format=”binary” — The data are encoded in base64 and listed contiguously inside the DataArray element. Data may also be compressed before encoding in base64. The byte-order of the data matches that specified by the byte_order attribute of the VTKFile element.
      format=”appended” — The data are stored in the appended data section. Since many DataArray elements may store their data in this section, the offset attribute is used to specify where each DataArray’s data begins. This format is the default used by VTK’s writers.

The appended data section is stored in an AppendedData element that is nested inside VTKFile after the dataset element:

  <VTKFile ...>
    ...
    <AppendedData encoding=”base64”>
                  _QMwEAAAAAAAAA...
    </AppendedData>
  </VTKFile>

The appended data section begins with the first character after the underscore inside the AppendedData element. The underscore is not part of the data, but is always present. Data in this section is always in binary form, but can be compressed and/or base64 encoded. The byte-order of the data matches that specified by the byte_order attribute of the VTKFile element. Each DataArray’s data are stored contiguously and appended immediately after the previous DataArray’s data without a seperator. The DataArray’s offset attribute indicates the file position offset from the first character after the underscore to the beginning its data.

Parallel File Formats.

The parallel file formats do not actually store any data in the file. Instead, the data are broken into pieces, each of which is stored in a serial file of the same dataset type.

The VTKFile element contains one element whose name corresponds to the type of dataset the file describes, but with a “P” prefix. We refer to this as the parallel dataset element, which is one of PImageData, PRectilinearGrid, PStructuredGrid, PPolyData, or PUnstructuredGrid.

The parallel dataset element and those nested inside specify the types of the data arrays used to store points, pointn data, and cell data (the type of arrays used to store cells is fixed by VTK). The element does not actually contain any data, but instead includes a list of Piece elements that specify the source from which to read each piece. Individual pieces are stored in the corresponding serial file format. The parallel file needs to specify the type and structural information so that readers can update pipeline information without actually reading the pieces’ files.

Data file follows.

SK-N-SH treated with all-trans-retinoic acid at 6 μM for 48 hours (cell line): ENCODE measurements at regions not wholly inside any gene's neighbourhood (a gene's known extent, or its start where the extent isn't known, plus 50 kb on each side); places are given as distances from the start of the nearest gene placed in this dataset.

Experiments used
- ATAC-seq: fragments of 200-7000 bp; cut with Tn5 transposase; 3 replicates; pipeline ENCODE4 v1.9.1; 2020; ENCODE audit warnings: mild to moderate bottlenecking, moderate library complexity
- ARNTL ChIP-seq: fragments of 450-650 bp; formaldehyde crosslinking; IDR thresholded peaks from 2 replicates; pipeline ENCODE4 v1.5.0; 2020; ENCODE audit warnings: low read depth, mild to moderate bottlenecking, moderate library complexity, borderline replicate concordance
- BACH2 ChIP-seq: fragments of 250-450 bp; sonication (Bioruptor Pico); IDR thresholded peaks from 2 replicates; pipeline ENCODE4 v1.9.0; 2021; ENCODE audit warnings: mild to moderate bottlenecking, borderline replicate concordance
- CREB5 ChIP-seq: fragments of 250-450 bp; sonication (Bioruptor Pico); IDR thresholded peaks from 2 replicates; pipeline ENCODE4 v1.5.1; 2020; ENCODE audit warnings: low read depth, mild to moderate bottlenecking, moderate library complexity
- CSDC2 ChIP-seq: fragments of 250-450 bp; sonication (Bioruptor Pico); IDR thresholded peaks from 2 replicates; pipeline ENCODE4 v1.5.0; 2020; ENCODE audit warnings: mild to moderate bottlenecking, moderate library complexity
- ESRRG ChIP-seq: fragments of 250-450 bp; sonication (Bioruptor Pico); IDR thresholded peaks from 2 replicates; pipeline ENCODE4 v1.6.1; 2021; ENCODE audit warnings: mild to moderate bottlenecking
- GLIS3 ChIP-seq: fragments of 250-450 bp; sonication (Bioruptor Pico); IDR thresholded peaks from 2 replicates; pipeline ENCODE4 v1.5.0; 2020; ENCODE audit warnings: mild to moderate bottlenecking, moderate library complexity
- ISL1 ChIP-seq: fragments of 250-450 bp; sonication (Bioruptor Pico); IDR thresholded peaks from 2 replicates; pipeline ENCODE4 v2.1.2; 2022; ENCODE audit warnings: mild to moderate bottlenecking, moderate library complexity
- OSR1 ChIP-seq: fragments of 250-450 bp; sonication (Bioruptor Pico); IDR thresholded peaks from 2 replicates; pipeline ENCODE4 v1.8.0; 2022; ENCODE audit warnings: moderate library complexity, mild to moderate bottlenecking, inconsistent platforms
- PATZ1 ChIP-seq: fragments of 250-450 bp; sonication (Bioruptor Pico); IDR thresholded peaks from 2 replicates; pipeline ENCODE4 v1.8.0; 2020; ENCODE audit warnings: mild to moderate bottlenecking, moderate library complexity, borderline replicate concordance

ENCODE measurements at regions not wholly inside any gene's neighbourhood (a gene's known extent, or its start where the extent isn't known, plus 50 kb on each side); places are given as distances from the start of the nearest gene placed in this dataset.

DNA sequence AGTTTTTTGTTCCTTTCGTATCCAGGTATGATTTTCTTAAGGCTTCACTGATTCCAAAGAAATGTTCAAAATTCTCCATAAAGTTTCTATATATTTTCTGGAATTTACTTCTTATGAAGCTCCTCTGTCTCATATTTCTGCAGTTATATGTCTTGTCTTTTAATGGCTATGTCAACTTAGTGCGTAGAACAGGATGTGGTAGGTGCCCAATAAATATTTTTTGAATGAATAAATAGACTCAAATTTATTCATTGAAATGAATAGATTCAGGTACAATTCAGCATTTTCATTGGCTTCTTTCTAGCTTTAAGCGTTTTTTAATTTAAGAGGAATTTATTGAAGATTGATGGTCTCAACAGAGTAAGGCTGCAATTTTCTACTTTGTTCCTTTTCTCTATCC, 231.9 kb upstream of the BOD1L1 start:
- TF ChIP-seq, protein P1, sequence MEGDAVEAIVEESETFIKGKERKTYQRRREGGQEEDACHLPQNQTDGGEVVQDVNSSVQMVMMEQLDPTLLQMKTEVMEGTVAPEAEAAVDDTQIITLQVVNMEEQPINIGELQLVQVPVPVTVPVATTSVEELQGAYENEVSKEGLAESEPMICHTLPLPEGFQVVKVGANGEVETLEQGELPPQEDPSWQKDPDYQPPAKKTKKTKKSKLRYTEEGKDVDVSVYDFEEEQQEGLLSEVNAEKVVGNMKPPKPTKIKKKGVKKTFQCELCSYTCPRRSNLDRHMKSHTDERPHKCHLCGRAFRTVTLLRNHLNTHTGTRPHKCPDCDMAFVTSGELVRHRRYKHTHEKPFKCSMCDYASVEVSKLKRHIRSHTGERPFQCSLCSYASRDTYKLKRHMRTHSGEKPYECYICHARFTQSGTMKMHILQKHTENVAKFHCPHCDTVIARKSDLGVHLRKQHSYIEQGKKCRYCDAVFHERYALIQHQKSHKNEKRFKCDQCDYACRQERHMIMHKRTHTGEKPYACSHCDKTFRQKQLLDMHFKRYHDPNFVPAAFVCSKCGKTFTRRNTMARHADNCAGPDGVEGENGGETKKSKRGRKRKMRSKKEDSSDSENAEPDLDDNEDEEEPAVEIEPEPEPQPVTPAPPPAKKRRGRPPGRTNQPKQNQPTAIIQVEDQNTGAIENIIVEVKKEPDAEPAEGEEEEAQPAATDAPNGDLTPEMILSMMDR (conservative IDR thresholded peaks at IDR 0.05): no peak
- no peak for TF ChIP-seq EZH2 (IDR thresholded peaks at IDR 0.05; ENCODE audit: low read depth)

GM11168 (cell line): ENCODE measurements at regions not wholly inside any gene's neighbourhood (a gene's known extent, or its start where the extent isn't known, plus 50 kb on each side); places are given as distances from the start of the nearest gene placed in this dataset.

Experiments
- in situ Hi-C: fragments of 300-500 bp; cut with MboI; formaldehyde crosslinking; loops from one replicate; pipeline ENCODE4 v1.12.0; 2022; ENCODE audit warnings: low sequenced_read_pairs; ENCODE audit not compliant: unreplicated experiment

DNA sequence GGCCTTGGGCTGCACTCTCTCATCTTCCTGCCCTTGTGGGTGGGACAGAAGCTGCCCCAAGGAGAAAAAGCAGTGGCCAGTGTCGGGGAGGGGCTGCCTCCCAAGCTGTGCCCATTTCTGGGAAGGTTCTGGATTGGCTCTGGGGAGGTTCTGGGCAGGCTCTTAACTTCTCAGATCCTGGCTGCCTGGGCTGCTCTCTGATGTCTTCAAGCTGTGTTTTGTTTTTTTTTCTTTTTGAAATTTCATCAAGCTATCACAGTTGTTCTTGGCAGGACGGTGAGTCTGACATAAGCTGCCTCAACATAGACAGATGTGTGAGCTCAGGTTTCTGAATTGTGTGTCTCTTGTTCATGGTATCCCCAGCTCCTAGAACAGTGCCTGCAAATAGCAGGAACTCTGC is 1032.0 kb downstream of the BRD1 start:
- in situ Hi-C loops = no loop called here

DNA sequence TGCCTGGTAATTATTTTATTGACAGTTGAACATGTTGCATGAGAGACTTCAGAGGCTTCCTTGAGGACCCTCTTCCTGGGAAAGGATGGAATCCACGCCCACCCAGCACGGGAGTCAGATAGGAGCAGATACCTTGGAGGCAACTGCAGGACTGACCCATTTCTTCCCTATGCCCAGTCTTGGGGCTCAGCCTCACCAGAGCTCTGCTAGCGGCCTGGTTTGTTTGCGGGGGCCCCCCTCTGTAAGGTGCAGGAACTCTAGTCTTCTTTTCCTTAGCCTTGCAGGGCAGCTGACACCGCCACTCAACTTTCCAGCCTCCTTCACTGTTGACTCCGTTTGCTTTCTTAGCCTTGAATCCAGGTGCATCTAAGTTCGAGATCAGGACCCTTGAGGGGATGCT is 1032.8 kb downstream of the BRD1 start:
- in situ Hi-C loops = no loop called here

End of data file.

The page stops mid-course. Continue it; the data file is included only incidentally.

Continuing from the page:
The general structure for each parallel dataset format is as follows:

PImageData

The PImageData element specifies the whole extent of the dataset and the number of ghost-levels by which the extents in the individual pieces overlap. The Origin and Spacing attributes implicitly specify the point locations. Each Piece element describes the extent of one piece and the file in which it is stored.

  <VTKFile type=”PImageData” ...>
    <PImageData WholeExtent=”x1 x2 y1 y2 z1 z2”
                GhostLevel=”#” Origin=”x0 y0 z0” Spacing=”dx dy dz”>
      <PPointData>...</PPointData>
      <PCellData>...</PCellData>
      <Piece Extent=”x1 x2 y1 y2 z1 z2” Source=”imageData0.vti”/>
      ...
   </PImageData>
  </VTKFile>

PRectilinearGrid

The PRectilinearGrid element specifies the whole extent of the dataset and the number of ghost-levels by which the extents in the individual pieces overlap. The PCoordinates element describes the type of arrays used to specify the point ordinates along each axis, but does not actually contain the data. Each Piece element describes the extent of one piece and the file in which it is stored.

  <VTKFile type=”PRectilinearGrid” ...>
    <PRectilinearGrid WholeExtent=”x1 x2 y1 y2 z1 z2”
                      GhostLevel=”#”>
      <PPointData>...</PPointData>
      <PCellData>...</PCellData>
      <PCoordinates>...</PCoordinates>
      <Piece Extent=”x1 x2 y1 y2 z1 z2”
             Source=”rectilinearGrid0.vtr”/>
      ...
    </PRectilinearGrid>
  </VTKFile>

PStructuredGrid

The PStructuredGrid element specifies the whole extent of the dataset and the number of ghost-levels by which the extents in the individual pieces overlap. The PPoints element describes the type of array used to specify the point locations, but does not actually contain the data. Each Piece element describes the extent of one piece and the file in which it is stored.

  <VTKFile type=”PStructuredGrid” ...>
    <PStructuredGrid WholeExtent=”x1 x2 y1 y2 z1 z2”
                     GhostLevel=”#”>
      <PPointData>...</PPointData>
      <PCellData>...</PCellData>
      <PPoints>...</PPoints>
      <Piece Extent=”x1 x2 y1 y2 z1 z2”
             Source=”structuredGrid0.vts”/>
      ...
    </PStructuredGrid>
  </VTKFile>

PPolyData

The PPolyData element specifies the number of ghost-levels by which the individual pieces overlap. The PPoints element describes the type of array used to specify the point locations, but does not actually contain the data. Each Piece element specifies the file in which the piece is stored.

  <VTKFile type=”PPolyData” ...>
    <PPolyData GhostLevel=”#”>
      <PPointData>...</PPointData>
      <PCellData>...</PCellData>
      <PPoints>...</PPoints>